Mobile first index checklist – is your website ready?
The release of the mobile first index has been greatly anticipated in the SEO industry since early 2015, but it now appears to be closer than ever. Over the past 6 months, Google have been strongly focusing on mobile SEO, providing key tips on how to make sure your website is mobile friendly and which key areas to prioritise.
What is the mobile first index?
The mobile first index means that the mobile version of your website becomes the priority over the desktop version, becoming the main indicator in determining ranking performance. Therefore, if your website is not mobile friendly or you don’t have a mobile site, your organic visibility could be negatively impacted.
However, the mobile first index is not just there to index mobile versions of websites. If your website doesn’t have a mobile version, Google will still index the desktop version, however by not having a mobile version, visibility will be impacted.
To summarise, Google will now see your mobile website as the primary version so it’s vital that this site is user friendly, fast and provides a good user experience.
Key areas to focus on to ensure your mobile site is fully optimised include:
Meta data – Ensure your mobile pages have optimised meta data, including page titles, descriptions and header tags. The desktop version of a site has been the priority until now, so it’s important to copy over your meta data to your mobile website. The optimum length for a page title is 78 characters, with meta descriptions a maximum of 300 characters. A useful tool to ensure your meta data is an optimum length can be found here.
Hidden content – Make sure you do not hide any content from Google on your mobile site. After all, you’ve spent a long time producing this authoritative content – why would you want to hide it? Your mobile site is the primary version, therefore by displaying all of your rich content to the user, this will maximise your chances of ranking well for your target keywords.
There has been much discussion on this topic but John Mueller, Webmaster Trends Analyst at Google stated that:
‘If something is relevant to the pages, then it’s probably relevant to the user too. If it’s critical content, it should be visible’.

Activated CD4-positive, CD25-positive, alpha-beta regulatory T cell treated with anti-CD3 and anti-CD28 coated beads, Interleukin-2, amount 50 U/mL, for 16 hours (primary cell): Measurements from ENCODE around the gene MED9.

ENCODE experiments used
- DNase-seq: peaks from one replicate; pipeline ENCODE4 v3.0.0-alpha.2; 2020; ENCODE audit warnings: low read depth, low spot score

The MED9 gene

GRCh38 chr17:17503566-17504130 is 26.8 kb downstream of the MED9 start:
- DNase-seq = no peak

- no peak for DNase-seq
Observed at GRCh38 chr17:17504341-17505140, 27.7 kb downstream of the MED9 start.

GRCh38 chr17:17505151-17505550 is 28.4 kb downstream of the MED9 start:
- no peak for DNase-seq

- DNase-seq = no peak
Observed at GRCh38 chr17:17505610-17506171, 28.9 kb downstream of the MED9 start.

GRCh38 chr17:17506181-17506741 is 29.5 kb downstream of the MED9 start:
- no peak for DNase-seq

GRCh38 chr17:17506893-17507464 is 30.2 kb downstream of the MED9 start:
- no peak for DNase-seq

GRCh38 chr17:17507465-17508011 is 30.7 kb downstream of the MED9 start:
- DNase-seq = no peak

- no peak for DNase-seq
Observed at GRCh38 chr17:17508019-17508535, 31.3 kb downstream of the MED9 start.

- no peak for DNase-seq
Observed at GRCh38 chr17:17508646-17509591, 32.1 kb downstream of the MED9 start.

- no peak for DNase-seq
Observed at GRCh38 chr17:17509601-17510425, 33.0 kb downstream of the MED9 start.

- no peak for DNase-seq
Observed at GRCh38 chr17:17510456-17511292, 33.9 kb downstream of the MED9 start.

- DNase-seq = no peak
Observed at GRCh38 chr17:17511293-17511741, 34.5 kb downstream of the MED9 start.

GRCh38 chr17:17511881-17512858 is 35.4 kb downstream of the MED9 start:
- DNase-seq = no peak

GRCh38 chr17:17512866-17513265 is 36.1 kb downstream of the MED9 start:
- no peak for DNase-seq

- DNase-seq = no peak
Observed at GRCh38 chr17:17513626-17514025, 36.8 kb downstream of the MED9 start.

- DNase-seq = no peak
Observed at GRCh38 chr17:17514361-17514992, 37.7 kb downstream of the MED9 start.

Stop the popups – Popups can be irritating for a user with sites already experiencing a negative downfall from the 2016 Fred update. Mobile users do not want to encounter popups as they offer a poor user experience. Time on page and bounce rate are slight ranking signals for Google, therefore if popups are active, your visibility could drop.
Fetch mobile, not just desktop – When producing new content or if you’ve made major changes to your website, it’s important to ‘Fetch as Mobile Smartphone’, not just desktop. This allows crawlers to visit your mobile site and understand the content immediately, thus improving your chances of ranking for your respective target keyword.
Clickable elements – Small or tightly packed links or buttons are complex for users to accurately press on a touchscreen than a traditional desktop mouse. You should make sure your most important tap targets (possible call to actions) on your site are large enough and easy to press.
Content width – It’s important to contain your content within its view port and ensure users do not horizontally scroll. This is a common error where websites have an optimised desktop version but have not yet optimised for mobile, causing user experience to become problematic.
Smaller header images – Mobile users are becoming increasingly impatient and want their answers immediately. Large header images can cause disruption in the user journey and encourage users to leave the website. If you have large header images, reduce their size.
Structured data – Don’t forget to apply structured data where you can on your website. This is very much industry dependent and what service or products you offer, however there are types which you can implement, such as local business, organisation and event. Do not overload or misuse structured data on your website as you could be penalised with a structured data penalty. We recommend using the Structured Data testing tool to test and verify your schema markup codes.
Mobile speed – This is one of the most important elements of effective mobile SEO and is the most common element which websites suffer from. Mobile users continue to be impatient, therefore it’s important for your website to render quickly and efficiently. There are many tools out there to help, including:
Google Analytics also has a useful section on page speed suggestions. Visit behaviour>site speed>suggestions
The key recommendations that tend to improve mobile speed are:
- Compressing images
- Reducing server response time
Search Console insights – Google Search Console is a useful tool for many SEO areas, especially mobile. The ‘mobile usability’ section provides great insight into how Googlebot crawls your website and what errors they encounter. Visit Search Analytics > Mobile Usability.
Mobile friendly testing tool – This is a good place to start or finish and shows you whether your page is mobile friendly to users and crawlers.
There are various tools and guides at your disposal for optimising the mobile performance of your site. Try not to invest all of your efforts into one tool as you may be restricting yourself and missing out on some important issues that another tool might identify.
Mobile is now the most dominant traffic channel with an average 60:40 split, so now is the time to ensure your mobile site is performing at its optimum level.